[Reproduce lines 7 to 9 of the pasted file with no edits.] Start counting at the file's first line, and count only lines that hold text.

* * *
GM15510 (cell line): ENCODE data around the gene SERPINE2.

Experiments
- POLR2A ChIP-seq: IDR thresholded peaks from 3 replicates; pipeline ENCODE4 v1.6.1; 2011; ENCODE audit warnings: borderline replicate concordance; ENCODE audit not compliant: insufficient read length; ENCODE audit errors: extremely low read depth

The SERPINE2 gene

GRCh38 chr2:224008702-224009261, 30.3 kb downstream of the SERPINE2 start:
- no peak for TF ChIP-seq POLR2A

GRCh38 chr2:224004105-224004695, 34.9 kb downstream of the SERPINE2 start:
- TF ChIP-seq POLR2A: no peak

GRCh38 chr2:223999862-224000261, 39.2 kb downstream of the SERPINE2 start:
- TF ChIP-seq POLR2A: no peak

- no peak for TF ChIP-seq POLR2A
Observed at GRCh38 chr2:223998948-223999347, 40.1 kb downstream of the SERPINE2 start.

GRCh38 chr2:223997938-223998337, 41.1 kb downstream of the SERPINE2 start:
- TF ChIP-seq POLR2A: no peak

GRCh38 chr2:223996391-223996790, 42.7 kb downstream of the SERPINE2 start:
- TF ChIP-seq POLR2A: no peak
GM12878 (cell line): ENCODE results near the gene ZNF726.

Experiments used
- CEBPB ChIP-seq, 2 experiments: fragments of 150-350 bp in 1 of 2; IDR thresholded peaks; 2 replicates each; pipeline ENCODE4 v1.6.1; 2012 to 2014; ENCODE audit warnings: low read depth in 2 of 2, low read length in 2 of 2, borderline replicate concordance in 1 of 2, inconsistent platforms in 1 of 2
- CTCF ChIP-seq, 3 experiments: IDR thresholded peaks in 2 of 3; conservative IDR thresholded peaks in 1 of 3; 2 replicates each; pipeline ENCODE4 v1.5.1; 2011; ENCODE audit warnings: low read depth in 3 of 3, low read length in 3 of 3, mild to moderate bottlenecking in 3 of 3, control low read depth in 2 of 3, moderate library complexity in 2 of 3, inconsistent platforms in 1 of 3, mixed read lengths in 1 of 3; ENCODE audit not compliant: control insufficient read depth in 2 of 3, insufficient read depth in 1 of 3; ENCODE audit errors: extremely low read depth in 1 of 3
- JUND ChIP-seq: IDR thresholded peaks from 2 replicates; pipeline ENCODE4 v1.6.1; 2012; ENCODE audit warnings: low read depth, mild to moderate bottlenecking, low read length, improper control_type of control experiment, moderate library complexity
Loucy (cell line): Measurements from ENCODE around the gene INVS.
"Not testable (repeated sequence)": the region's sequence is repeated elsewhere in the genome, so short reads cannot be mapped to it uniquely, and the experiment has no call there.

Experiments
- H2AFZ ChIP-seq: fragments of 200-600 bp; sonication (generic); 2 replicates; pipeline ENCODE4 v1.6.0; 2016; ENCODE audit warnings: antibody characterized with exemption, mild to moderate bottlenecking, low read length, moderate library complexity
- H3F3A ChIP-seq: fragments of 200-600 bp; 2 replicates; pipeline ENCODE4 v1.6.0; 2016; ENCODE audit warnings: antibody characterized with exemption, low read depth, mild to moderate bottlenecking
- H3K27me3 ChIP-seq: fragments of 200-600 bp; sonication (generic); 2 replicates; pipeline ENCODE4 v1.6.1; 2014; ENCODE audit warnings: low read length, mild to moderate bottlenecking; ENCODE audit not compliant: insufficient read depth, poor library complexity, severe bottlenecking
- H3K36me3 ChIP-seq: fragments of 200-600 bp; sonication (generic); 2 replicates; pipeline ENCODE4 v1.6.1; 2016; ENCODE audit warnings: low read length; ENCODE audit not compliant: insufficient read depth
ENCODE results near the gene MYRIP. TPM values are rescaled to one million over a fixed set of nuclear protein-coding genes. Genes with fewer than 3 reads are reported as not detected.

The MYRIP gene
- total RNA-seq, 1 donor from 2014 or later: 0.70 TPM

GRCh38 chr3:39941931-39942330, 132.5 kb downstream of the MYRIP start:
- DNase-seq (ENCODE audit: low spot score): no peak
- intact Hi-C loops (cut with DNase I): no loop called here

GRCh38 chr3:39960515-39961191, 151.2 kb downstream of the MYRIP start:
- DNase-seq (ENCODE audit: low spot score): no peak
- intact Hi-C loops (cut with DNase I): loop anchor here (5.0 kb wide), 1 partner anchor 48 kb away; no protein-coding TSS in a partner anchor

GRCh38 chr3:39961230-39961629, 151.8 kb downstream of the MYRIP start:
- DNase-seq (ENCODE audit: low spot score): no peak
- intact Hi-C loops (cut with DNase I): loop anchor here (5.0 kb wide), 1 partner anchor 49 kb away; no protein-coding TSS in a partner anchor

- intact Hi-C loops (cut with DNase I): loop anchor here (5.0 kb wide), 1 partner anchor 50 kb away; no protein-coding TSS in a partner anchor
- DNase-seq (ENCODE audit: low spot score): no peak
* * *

GRCh38 chr2:224004105-224004695, 34.9 kb downstream of the SERPINE2 start:
- TF ChIP-seq POLR2A: no peak

GRCh38 chr2:223999862-224000261, 39.2 kb downstream of the SERPINE2 start: